Sunday, December 29, 2019

Art and organizing intersect

Going through clothes, winnowing, selecting for upcycling, found this ancient t. My artwork. But an indelible black walnut stain.

So now it's dusters and a future phone purse.

Jacket done almost. A brisk walk down memory lane.

So here's the jacket, hemmed, pockets not yet attached, waiting a day to see if I still like the idea.

 I'm a happy camper with how this came out. It involved delving into dressmaking memory to figure out a few skills I'd forgotten.

And while I was pressing it, up in the studio, I started casually shoving stuff around for future organizing.

And came upon this tiny quilt. Made 50 years ago as a bed toy for Handsome Son, from bits of the coveralls I'd made for him. The turn-back shows the stripy crib sheet I first put him on as a newborn.

He played with this for ages. Since he recognized all the patches, he got a lot of pleasure with it.

I wrote a freelance article about it, which was published in one of the many mags I used to sell to. I used to write features regularly as a second income, back when there were many print magazines to submit to. I usually had about 20 pieces in circulation at any one time.

 I taught feature writing for years too, at the yw, for women going mad at home with kids,and needing to develop new skills for themselves.

Some of them got published, too, very proud teacher. It was a lot of fun, and as usual with the arts, a great revelation to students just how hard it is. But how wonderfully satisfying too.  Very similar to later when I taught art to adults.

I could always tell who wanted to "be" a writer or artist from the people who needed to write or make art.

Then back to the quilt, after that spring-loaded jaunt into the past: over the decades, it was chewed on by various dogs. Then it became the blanket under the litter box. All in all, it's earned its keep. It used to be stuffed with a piece of blanket, long since abstracted by pets.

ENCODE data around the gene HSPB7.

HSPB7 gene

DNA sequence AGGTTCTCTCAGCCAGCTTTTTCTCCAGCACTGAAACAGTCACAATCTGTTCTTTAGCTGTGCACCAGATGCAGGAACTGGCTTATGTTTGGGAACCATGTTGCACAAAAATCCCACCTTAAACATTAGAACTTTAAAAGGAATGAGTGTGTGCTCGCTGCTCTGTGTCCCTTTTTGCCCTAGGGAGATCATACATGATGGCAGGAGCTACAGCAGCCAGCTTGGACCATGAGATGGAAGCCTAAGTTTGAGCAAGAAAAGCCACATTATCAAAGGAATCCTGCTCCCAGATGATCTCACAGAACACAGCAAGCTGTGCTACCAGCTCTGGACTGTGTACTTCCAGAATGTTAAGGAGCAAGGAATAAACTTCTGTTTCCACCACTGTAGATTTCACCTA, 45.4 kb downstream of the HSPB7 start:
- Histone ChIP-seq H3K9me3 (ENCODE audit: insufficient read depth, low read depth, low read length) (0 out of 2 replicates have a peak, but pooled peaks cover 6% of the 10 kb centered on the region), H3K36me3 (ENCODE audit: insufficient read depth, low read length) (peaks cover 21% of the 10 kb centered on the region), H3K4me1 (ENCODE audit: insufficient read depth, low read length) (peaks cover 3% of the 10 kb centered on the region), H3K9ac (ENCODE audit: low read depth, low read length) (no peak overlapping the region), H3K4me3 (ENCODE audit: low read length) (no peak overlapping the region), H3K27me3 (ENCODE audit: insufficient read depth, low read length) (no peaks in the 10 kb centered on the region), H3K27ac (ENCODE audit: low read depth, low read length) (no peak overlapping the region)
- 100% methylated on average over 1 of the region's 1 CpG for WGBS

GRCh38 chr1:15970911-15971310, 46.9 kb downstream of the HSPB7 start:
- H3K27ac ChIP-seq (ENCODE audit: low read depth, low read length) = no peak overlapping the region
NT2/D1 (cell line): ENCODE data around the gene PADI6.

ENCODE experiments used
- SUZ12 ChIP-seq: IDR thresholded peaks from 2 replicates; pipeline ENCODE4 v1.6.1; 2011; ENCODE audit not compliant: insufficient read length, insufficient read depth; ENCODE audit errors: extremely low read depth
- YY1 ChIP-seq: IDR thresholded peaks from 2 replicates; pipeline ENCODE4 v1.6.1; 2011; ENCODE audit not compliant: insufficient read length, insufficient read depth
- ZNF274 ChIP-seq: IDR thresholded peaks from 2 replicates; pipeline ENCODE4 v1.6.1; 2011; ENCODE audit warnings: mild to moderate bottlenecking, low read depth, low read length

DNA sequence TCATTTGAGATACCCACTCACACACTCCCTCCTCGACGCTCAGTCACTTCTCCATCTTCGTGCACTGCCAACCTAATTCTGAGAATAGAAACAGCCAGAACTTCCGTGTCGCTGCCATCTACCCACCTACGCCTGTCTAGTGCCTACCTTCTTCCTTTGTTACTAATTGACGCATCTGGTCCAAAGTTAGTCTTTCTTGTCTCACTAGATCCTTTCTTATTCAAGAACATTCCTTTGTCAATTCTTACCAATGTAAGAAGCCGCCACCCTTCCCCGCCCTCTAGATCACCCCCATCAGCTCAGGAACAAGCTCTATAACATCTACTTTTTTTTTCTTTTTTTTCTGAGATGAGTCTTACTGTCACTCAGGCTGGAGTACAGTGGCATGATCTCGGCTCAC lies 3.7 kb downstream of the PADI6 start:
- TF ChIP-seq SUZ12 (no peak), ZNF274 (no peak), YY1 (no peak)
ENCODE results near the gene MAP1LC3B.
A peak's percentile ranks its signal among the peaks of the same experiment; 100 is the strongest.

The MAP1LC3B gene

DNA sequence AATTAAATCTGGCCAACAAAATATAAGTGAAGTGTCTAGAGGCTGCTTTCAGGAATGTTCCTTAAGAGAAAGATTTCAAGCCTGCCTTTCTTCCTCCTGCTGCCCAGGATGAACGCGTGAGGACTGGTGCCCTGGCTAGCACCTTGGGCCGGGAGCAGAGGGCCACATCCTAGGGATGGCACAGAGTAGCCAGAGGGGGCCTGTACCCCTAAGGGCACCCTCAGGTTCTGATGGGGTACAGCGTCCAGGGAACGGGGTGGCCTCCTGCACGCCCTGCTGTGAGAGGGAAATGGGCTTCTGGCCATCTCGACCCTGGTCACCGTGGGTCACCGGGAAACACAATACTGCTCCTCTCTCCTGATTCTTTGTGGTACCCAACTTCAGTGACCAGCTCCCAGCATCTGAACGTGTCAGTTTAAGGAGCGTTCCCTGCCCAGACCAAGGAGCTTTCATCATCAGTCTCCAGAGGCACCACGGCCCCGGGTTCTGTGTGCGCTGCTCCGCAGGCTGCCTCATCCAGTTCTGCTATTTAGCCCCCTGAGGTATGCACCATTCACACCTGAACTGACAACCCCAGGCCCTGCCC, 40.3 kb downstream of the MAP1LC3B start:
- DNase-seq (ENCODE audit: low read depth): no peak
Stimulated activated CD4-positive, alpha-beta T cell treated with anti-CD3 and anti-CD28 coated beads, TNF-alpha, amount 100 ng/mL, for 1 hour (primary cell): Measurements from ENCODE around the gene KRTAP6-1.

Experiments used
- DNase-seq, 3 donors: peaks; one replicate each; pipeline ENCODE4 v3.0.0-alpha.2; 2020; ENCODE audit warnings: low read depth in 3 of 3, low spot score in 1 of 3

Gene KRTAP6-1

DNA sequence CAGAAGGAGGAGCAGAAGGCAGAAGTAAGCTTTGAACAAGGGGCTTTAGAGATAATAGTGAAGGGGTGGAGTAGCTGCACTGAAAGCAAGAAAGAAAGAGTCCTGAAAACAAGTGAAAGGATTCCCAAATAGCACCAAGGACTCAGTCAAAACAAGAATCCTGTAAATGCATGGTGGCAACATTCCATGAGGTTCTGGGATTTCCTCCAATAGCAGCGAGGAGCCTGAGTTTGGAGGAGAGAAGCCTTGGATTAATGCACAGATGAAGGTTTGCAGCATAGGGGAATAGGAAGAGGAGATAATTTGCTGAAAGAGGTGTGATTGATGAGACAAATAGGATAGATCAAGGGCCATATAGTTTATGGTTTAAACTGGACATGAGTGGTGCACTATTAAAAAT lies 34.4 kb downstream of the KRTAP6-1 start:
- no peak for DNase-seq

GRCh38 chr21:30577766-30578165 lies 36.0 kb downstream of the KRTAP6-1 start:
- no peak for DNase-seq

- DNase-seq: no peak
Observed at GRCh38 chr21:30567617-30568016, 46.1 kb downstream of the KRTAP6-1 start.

And now it's washed and just sitting in the fabric scrap crate. That fabric really held up under years of onslaught. So did its owner!

And I guess its maker, too.

Saturday, December 28, 2019

Cool new thought

Whoever said pockets had to be one on each side?

Here's a rough draft. Poor light, terrible photo  requires forbearance, but I was excited and wanting to post this.

Jacket with hem pinned ready to stitch, no trim. Instead, trim on two pockets, placed one over the other. The pockets are all made up, ready to attach.

 I really like this, a bit different.  Pinned for now, need to try on tomorrow and see if the placement works.

Times like this it would be cool to have a dress form.

Now I'm definitely stopping.

Upcycling continued

I decided how to use the trim, and here it is, attached to the two fronts. The bottom ends are open because if I decide to trim the hem, that trim needs to go under the side trim. So I'm keeping that option open for now.


Inside, which will show since it's an open jacket. This looks bumpy because it wasn't pressed yet.

The reason I have to finish the hem is that the ribbing pulled the sides apart, not good. So I cut it off, and may make patch pockets with it, maybe even use a bit of trim  It works better now, as you see.

And you see the open ends, waiting till I decide how to do the hem. This one was photographed in cooler light, hence the color change. And it's steampressed, looks much more finished. Heat and steam are your friends.